• "That's true," she replied; "so we'd better start on and see if we can fin_ny of the Winkies. They're nice people," she continued, as the little part_egan walking toward the group of trees, "and I came here once with my friend_he Scarecrow, and the Tin Woodman, and the Cowardly Lion, to fight a wicke_itch who had made all the Winkies her slaves."
  • "Did you conquer her?" asked Polly.
  • "Why, I melted her with a bucket of water, and that was the end of her,"
  • replied Dorothy. "After that the people were free, you know, and they mad_ick Chopper—that's the Tin Woodman—their Emp'ror."
  • "What's that?" asked Button-Bright.
  • "Emp'ror? Oh, it's something like an alderman, I guess."
  • "Oh," said the boy.
  • "But I thought Princess Ozma ruled Oz," said the shaggy man.
  • "So she does; she rules the Emerald City and all the four countries of Oz; bu_ach country has another little ruler, not so big as Ozma. It's like th_fficers of an army, you see; the little rulers are all captains, and Ozma'_he general."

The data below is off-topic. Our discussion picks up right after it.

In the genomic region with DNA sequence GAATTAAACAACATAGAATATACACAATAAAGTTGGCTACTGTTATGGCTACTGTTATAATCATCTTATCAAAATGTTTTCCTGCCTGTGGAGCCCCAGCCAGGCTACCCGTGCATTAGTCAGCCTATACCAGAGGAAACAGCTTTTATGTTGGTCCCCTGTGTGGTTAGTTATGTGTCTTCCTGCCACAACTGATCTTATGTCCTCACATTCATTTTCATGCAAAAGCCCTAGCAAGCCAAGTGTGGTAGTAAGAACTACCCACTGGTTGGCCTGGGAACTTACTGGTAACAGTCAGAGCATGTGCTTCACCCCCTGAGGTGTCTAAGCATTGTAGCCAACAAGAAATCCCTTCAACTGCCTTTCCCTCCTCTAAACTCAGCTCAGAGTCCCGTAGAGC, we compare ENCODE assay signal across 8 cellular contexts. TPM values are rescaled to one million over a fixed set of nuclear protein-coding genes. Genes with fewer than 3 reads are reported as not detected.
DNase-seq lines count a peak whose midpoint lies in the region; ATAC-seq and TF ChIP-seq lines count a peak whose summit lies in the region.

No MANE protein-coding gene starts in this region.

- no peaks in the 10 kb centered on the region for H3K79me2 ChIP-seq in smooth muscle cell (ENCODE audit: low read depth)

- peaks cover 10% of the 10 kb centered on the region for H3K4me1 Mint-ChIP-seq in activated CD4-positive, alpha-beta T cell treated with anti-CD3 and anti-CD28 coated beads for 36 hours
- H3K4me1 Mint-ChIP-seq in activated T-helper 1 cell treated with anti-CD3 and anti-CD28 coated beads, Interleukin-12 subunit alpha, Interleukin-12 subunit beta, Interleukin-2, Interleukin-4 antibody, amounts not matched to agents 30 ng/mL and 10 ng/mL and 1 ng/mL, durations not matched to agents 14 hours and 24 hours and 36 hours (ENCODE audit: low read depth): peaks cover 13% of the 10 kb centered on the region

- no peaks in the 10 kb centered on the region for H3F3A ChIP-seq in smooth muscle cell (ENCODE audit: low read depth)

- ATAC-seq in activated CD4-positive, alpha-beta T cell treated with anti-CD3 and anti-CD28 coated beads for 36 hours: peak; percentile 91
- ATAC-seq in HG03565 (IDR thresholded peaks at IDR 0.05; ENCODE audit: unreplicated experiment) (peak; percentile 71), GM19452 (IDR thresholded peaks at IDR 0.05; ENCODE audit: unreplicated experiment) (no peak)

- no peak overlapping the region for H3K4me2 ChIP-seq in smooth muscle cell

• By this time they had reached the trees, which stood in a perfect circle an_ust far enough apart so that their thick branches touched—or "shook hands,"
  • as Button-Bright remarked. Under the shade of the trees they found, in th_enter of the circle, a crystal pool, its water as still as glass. It mus_ave been deep, too, for when Polychrome bent over it she gave a little sig_f pleasure.
  • "Why, it's a mirror!" she cried; for she could see all her pretty face an_luffy, rainbow-tinted gown reflected in the pool, as natural as life.
  • Dorothy bent over, too, and began to arrange her hair, blown by the deser_ind into straggling tangles. Button-Bright leaned over the edge next, an_hen began to cry, for the sight of his fox head frightened the poor littl_ellow.